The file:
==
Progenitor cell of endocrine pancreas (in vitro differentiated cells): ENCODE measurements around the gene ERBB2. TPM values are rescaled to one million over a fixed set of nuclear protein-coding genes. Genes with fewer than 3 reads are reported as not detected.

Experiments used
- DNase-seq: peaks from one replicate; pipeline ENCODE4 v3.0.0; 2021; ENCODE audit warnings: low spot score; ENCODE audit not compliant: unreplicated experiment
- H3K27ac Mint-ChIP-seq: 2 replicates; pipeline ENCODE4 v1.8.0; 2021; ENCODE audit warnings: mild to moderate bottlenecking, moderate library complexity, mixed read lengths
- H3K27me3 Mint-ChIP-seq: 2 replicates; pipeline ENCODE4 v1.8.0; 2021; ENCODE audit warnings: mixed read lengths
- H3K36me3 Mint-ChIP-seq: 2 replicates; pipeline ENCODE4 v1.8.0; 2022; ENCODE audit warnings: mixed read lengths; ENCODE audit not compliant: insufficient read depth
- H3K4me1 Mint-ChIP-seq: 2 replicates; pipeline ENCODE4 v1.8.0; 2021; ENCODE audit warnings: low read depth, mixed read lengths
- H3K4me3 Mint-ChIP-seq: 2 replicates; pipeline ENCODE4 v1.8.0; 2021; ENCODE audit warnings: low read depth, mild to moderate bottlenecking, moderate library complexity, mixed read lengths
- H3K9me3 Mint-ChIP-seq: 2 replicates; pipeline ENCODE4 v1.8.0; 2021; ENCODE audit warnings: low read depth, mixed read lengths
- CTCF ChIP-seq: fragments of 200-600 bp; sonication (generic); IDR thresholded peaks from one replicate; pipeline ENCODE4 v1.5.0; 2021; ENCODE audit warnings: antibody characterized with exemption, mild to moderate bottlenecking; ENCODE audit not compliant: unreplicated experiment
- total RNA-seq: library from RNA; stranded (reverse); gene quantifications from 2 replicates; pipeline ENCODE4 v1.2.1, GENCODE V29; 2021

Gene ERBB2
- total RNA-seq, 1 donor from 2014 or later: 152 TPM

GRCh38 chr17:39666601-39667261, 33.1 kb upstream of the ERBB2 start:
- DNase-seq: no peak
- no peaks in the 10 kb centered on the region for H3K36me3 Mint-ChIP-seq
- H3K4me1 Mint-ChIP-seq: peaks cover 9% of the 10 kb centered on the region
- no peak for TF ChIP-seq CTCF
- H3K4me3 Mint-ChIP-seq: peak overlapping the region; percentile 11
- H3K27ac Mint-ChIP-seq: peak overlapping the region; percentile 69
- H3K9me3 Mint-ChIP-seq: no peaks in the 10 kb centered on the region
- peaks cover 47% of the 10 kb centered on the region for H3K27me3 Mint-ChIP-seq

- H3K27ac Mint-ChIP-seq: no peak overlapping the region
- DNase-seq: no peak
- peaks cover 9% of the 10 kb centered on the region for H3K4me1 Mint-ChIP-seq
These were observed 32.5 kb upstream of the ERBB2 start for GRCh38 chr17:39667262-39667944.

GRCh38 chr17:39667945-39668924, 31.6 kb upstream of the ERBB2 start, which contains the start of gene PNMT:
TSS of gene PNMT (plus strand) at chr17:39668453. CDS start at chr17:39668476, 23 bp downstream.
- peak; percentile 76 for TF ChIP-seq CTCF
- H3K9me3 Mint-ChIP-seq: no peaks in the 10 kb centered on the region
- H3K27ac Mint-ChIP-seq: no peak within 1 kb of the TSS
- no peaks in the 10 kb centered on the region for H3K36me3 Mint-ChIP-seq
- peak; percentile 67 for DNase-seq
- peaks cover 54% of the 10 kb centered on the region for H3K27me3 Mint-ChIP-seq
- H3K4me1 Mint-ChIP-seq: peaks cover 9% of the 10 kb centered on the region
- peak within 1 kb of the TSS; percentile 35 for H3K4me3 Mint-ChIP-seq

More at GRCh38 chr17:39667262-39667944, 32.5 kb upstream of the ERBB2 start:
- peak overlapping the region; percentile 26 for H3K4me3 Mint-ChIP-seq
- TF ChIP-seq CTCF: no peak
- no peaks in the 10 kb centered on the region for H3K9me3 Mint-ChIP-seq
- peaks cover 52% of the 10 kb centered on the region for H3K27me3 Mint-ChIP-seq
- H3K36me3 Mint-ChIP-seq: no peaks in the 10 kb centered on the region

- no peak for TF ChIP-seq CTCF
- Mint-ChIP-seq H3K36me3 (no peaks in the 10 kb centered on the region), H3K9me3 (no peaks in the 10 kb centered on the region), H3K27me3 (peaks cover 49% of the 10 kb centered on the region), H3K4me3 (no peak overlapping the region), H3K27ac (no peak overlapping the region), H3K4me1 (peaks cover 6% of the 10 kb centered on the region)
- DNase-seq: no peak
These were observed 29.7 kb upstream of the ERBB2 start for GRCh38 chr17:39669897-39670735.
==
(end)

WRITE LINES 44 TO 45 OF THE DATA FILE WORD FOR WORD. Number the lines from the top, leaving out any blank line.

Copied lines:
- Mint-ChIP-seq H3K36me3 (no peaks in the 10 kb centered on the region), H3K9me3 (no peaks in the 10 kb centered on the region), H3K27me3 (peaks cover 49% of the 10 kb centered on the region), H3K4me3 (no peak overlapping the region), H3K27ac (no peak overlapping the region), H3K4me1 (peaks cover 6% of the 10 kb centered on the region)
- DNase-seq: no peak